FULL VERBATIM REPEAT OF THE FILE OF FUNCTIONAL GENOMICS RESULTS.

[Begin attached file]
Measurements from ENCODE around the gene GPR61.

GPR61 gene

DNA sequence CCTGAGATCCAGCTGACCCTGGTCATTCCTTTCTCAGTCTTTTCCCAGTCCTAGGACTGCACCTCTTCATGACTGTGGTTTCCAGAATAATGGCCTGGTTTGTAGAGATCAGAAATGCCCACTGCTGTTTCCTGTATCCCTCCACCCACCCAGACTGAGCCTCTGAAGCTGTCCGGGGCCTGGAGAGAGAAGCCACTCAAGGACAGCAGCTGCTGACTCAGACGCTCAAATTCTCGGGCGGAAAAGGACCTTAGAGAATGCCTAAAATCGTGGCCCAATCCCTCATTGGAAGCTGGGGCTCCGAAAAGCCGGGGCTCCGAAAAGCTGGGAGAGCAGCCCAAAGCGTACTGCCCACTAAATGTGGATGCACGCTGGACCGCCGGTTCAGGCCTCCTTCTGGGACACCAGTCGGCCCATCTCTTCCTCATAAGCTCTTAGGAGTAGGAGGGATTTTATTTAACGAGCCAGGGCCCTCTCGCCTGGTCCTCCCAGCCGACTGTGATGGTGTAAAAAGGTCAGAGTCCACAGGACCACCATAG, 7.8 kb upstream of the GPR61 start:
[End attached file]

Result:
Measurements from ENCODE around the gene GPR61.

GPR61 gene

DNA sequence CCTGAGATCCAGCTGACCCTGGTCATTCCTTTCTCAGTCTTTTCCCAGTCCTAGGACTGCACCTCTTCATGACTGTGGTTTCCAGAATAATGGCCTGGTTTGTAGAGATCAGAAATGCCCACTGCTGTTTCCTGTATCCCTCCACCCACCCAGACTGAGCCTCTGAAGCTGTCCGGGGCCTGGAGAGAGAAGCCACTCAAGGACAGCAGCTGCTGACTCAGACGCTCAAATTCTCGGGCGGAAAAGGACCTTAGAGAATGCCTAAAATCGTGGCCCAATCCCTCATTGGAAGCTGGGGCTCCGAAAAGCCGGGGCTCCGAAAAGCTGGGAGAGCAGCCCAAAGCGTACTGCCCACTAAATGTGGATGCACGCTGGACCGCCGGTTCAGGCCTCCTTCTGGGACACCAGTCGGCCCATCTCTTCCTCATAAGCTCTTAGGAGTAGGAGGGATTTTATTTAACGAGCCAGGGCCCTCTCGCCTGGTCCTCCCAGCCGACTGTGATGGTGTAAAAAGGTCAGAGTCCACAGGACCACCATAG, 7.8 kb upstream of the GPR61 start: